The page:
Children, for instance, have smaller brains and may be more susceptible to radiation. Further, they conclude the government is remiss in not also using MRI scans to confirm their findings.
Dr. Mercola himself references a paper conducted by the CTIA, the governing cell phone body, which funded a five-year study in 1993 to investigate the link between cell phones and cancer.
According to Dr. Mercola CTIA results showed that cell phones may have an adverse affect on children. He quotes further media reports, which suggest that while the CTIA initially published the findings they never took action. The results, he said, were discarded due to the negative conclusions drawn by the lead researcher.
“In November of 2000, (Dr. Carlo) published a book, Cell Phones—Invisible Hazards in the Wireless Age, 14 in an effort to expose the industry cover-up,” said Dr. Mercola.
The CITA adopts the following viewpoint (more or less) on its website:
“As the FDA points out on its website, radio frequency waves do not have enough energy to ionize biological material and therefore are categorized as “non-ionizing.” As the FDA notes, other types of non-ionizing radiation include “visible light” and “infrared radiation (heat).”
This basically means the radiation count from cell phones is far too small to have any impact on a human being. At least according to the CTIA.
To date there has been no long-term studies on the affects of cell phone usage among children. Generally, not enough data exists as yet to draw any concrete conclusions.
However, in recent days the World Health Organization has partially reversed its earlier position on cell phone risks and concluded that cell phones are “possibly carcinogenic,’’ putting these devices in the same category as some chemicals and pesticides which affect human health.
This turnabout has led a number of medical researchers to slam government positions on the issue.
“It’s a wake-up call for the telecom industry and for the U.S. government to take cell phone radiation seriously,” he said. “The first step should be limiting the use of cell phones by children,” said a New York Times report.
Dr. Mercola himself fails to out rightly condemn cell phones in the final paragraphs of his paper, although he generally moves in this direction.
His final suggestions relate to the steps one can take to mitigate (potential) cell phone radiation:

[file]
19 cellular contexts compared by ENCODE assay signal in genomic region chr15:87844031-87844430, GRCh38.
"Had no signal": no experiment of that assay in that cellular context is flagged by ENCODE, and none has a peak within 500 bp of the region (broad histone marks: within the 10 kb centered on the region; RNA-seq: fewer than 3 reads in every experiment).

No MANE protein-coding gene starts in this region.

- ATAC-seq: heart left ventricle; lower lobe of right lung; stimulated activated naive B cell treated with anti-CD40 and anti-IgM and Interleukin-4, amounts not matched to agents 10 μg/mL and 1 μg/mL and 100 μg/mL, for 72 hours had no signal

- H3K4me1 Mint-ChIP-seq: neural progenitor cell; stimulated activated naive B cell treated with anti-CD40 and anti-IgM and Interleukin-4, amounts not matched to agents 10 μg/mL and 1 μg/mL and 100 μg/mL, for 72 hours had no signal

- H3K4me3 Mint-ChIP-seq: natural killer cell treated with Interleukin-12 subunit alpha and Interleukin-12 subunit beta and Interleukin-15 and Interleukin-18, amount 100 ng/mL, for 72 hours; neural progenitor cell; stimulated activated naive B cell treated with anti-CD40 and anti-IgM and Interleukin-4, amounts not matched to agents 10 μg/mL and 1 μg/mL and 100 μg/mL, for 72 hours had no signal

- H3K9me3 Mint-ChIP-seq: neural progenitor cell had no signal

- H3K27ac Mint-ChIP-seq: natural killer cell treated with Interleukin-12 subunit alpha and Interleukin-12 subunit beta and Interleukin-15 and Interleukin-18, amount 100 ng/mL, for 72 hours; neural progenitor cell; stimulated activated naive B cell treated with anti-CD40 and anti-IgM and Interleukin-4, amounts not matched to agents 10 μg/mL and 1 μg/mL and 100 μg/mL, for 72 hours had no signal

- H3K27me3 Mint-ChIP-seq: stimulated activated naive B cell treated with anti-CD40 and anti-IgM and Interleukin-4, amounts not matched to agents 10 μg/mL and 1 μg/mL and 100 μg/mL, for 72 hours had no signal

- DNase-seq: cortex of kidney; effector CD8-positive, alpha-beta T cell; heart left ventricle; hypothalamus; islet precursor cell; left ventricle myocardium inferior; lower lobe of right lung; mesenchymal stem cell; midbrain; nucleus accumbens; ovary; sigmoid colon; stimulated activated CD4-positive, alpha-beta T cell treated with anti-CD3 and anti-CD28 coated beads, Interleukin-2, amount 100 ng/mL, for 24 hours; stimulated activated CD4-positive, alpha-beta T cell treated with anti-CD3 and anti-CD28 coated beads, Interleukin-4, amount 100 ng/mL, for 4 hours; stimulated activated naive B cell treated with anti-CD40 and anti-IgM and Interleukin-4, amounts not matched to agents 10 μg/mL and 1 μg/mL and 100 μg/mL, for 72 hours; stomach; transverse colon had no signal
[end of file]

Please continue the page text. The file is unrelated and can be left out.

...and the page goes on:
• Limit the amount of time you spend on the phone.
• Use the speakerphone instead of putting the phone to your ear this is probably one of the single most important steps you can take other than not using your cell phone.
• Use a non-Bluetooth (wired) headset to limit your exposure to the cell phone. Better yet would be use an air tube headset which conducts sound but prevents any radiation from travelling up the wire to your brain.
• Attach a ferrite bead to your headset to decrease RF interference
• Limit calls inside buildings.
• Use the phone in open spaces as often as possible.
• Limit use by children and preadolescents.
Meanwhile, mobile devices will get closer and closer to your brain over the next few years.
The New York times reports that mobile devices now account for 7% of worldwide web traffic. 37% of this traffic takes place over a Wi-Fi connection
And Gartner Inc officially adopts this position:
By 2013, mobile phones will overtake PCs as the most common Web access device worldwide. According to Gartner’s PC installed base forecast, the total number of PCs in use will reach 1.78 billion units in 2013. By 2013, the combined installed base of Smartphones and browser-equipped enhanced phones will exceed 1.82 billion units and will be greater than the installed base for PCs thereafter.
The future is without doubt mobile. The question remains how our brains will adapt to this coming revolution in mobile usage. From what I can make out Dr. Mercola is still not completely sure himself, even though his paper attempts to suggest the rising dangers of radiation via cell phone usage.